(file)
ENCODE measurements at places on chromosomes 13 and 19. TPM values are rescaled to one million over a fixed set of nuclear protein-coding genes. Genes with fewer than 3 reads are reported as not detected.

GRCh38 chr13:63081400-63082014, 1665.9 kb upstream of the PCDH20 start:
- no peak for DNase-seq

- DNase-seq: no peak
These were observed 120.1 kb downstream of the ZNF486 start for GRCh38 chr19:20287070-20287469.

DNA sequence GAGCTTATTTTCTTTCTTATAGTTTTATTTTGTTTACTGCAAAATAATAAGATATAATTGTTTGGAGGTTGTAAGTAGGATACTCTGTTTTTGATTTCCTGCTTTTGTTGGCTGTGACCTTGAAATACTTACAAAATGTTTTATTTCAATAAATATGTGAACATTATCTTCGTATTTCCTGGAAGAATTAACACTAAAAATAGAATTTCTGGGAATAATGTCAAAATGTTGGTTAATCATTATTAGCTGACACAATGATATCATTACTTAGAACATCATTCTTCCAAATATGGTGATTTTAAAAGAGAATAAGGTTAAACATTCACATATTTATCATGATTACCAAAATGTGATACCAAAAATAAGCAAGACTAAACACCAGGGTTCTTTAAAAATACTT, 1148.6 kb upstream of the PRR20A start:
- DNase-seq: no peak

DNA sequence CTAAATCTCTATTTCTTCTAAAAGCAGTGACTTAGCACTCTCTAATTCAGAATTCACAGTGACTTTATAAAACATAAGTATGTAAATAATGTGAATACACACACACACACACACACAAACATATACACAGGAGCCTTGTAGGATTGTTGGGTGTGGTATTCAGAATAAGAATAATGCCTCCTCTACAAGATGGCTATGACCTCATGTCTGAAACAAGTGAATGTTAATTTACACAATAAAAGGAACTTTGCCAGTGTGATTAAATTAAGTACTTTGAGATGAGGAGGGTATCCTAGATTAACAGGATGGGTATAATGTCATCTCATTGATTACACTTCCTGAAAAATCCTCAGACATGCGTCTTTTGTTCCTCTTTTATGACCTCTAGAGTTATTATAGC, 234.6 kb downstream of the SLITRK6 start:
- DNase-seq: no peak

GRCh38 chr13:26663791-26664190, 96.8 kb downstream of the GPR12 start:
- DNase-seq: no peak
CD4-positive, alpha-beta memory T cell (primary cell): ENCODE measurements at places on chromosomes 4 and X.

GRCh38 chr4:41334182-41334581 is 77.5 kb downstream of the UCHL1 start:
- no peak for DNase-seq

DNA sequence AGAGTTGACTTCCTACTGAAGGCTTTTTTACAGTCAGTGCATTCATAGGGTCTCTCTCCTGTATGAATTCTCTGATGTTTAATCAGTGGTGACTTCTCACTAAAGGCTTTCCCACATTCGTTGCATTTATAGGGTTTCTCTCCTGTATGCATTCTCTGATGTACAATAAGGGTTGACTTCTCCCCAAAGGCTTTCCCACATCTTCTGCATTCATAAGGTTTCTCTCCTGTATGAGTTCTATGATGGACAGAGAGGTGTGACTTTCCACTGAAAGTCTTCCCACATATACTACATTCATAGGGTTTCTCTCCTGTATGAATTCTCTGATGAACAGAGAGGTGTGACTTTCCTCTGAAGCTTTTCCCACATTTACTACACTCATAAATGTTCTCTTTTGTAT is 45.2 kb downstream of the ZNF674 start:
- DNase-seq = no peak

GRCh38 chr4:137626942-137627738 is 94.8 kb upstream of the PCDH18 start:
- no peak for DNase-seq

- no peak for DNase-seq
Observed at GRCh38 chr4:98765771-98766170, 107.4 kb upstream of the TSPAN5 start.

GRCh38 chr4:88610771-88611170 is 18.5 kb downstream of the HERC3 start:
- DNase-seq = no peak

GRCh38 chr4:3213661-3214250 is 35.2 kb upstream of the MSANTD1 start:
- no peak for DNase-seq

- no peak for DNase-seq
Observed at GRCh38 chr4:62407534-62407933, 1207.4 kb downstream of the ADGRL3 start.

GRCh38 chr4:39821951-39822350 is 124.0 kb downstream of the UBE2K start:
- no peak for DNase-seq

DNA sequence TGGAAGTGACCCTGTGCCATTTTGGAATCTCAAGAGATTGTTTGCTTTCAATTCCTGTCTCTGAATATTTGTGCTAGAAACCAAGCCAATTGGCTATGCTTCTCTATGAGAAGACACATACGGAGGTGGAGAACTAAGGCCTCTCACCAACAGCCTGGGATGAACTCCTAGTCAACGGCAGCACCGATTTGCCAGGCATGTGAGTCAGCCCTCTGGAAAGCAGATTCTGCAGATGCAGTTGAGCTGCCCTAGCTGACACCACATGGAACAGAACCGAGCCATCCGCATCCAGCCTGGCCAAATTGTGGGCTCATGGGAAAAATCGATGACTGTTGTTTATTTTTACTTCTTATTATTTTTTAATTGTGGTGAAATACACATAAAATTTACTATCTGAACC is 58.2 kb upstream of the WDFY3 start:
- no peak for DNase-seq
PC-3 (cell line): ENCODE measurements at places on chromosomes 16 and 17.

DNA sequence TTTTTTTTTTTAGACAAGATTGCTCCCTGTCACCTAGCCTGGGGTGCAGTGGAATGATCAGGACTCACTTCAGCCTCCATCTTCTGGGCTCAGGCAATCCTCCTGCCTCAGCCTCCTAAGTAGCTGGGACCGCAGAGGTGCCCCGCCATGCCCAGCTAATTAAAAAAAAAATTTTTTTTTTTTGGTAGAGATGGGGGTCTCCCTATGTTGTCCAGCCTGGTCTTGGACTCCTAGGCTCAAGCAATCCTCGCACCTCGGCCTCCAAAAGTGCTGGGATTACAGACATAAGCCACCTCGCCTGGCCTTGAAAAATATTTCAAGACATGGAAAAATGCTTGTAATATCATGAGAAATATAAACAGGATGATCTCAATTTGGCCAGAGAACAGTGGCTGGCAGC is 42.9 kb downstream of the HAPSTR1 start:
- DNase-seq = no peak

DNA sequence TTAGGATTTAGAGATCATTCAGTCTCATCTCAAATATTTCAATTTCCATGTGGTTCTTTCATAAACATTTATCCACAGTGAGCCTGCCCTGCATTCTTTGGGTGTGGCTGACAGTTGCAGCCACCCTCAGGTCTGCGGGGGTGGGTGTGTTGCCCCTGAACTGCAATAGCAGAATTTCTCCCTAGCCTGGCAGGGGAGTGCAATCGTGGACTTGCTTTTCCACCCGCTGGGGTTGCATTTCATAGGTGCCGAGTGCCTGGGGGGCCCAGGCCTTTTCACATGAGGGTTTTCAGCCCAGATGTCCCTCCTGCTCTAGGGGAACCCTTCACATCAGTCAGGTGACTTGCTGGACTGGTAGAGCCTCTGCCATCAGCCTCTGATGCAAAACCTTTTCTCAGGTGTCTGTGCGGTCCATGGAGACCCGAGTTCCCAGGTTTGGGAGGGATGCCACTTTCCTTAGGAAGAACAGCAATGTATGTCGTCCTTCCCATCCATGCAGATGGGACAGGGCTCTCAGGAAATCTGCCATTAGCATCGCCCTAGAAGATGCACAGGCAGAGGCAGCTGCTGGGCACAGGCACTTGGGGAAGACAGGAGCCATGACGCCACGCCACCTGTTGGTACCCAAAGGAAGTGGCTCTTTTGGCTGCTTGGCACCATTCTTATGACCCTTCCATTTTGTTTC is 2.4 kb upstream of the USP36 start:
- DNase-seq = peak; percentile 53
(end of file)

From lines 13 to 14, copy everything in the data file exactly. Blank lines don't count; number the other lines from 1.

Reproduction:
GRCh38 chr4:41334182-41334581 is 77.5 kb downstream of the UCHL1 start:
- no peak for DNase-seq